Few New Testament scholars of recent decades have set the pitch for academic discussion and debate in their field like N. T. Wright. His signature contention, that Israel's continuing exile was a pivotal issue in the emergence of Christianity, has found a central place in contemporary New Testament scholarship.
Israel had grievously sinned against Yahweh and suffered the judgment of exile from its land. But even though Israel had returned, the majority of Jews of the second temple era regarded themselves in paradoxical exile under Roman rule and still awaiting their full restoration. It was this crisis of exile that reached its climax and resolution in the person and work of Jesus Christ. This, according to N. T. Wright, is the controlling narrative that shaped the thinking of Jesus and Paul.
While many find this a compelling key to understanding the New Testament, critical responses also abound. This book engages a variety of scholars in conversation with Wright's thesis. The scene is set in an introduction by James M. Scott, who has made significant contributions to the debate. Then, in a programmatic essay, Wright clearly restates his thesis. Next come eleven essays from scholars such as Walter Brueggemann, Philip Alexander, Jörn Kiefer, Dorothy Peters, and Scot McKnight. They interact with Wright's thesis from various perspectives: Hebrew Bible, Septuagint, early Judaism, the Dead Sea Scrolls, and the New Testament. Hans Boersma and Ephraim Radner then engage Wright's thesis from theological perspectives. Finally, Wright offers a lively response to his interlocutors.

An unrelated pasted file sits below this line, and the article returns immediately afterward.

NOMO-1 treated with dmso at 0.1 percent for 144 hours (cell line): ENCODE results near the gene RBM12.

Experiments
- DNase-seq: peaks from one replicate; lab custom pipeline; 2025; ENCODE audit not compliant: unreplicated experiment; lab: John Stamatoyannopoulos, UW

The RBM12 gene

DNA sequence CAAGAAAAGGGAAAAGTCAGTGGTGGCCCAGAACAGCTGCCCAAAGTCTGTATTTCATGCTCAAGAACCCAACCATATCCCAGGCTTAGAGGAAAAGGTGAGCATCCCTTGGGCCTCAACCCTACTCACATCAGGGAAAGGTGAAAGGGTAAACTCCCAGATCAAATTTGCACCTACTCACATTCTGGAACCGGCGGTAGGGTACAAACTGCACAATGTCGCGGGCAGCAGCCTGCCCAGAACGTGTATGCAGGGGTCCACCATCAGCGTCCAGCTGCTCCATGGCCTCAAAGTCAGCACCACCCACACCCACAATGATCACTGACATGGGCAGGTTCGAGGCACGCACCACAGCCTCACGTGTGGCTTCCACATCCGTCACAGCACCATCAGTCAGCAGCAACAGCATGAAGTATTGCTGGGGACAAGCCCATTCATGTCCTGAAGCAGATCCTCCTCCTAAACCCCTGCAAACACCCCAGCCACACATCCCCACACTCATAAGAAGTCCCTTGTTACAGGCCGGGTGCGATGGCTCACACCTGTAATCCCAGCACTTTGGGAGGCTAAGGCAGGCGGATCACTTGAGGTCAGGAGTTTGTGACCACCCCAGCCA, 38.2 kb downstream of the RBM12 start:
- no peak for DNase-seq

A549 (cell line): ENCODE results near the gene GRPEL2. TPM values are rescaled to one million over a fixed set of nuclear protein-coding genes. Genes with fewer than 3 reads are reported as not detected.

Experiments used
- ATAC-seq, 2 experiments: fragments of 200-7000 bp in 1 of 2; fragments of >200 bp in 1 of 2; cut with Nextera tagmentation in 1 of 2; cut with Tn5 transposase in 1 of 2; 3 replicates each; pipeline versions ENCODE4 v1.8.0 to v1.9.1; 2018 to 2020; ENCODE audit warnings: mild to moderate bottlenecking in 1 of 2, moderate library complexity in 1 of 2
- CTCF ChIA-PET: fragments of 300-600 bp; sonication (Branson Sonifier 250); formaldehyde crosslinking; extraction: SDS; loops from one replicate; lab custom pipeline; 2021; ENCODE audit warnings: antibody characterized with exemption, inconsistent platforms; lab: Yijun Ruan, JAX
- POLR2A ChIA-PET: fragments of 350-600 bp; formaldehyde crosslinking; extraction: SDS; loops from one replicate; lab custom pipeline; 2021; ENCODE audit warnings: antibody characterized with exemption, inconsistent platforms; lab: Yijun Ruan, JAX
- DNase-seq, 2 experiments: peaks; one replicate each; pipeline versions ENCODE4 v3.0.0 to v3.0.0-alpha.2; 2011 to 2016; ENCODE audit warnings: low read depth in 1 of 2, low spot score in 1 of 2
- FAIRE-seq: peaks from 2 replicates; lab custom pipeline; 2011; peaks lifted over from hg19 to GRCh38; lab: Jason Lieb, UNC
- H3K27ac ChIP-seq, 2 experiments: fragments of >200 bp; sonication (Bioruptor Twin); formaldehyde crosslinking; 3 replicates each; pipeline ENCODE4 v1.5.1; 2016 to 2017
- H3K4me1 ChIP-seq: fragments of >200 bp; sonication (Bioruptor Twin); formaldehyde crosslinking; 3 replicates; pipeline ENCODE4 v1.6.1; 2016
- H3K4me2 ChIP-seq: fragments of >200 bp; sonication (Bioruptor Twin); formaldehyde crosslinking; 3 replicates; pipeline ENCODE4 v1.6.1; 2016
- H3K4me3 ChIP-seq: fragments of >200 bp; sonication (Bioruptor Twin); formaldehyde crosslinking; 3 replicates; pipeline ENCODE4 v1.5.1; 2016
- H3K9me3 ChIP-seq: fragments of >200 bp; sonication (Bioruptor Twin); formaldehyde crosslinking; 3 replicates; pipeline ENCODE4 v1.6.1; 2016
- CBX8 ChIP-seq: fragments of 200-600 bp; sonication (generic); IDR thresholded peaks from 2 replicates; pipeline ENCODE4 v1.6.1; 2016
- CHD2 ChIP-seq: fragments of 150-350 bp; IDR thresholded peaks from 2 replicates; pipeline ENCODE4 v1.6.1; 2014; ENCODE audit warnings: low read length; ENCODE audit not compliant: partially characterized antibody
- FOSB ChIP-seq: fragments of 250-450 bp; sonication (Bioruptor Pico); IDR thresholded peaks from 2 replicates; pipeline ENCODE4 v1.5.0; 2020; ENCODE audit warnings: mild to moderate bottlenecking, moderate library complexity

Exile: A Conversation with N. T. Wright takes our understanding of this critical issue to a new level. It is essential reading for anyone engaged with Wright's work and the Jewish setting of Jesus and Paul.
"N. T. Wright's thesis that most Second Temple Jews believed that they were in a protracted state of punitive exile, despite the fact that many Judeans had returned to the land from Babylon, is one of the most exciting and controversial proposals in biblical scholarship. In this volume, James Scott has assembled a wonderful cast of scholars to prod, evaluate, critique, and engage Wright's thesis about exile in biblical theology, Jewish literature, and as a theological idea in the New Testament. It's the best exploration to date of what it meant for the Jewish people, including the early church, to look forward to the day when 'many will come from the east and west to recline in the company of Abraham.'"
"For some New Testament scholars, the notion of exiled Israel awaiting return is a powerful explanatory paradigm for a range of biblical texts. For others, it is a vague impulse that may or may not have been 'in the air' in the first century but in any case does little interpretive work for reading the Gospels and Paul. This fresh engagement with N. T. Wright's thesis and his restatement of it and response to critics brings the discussion up to date and provides scholars and students with an excellent survey of the state of the question."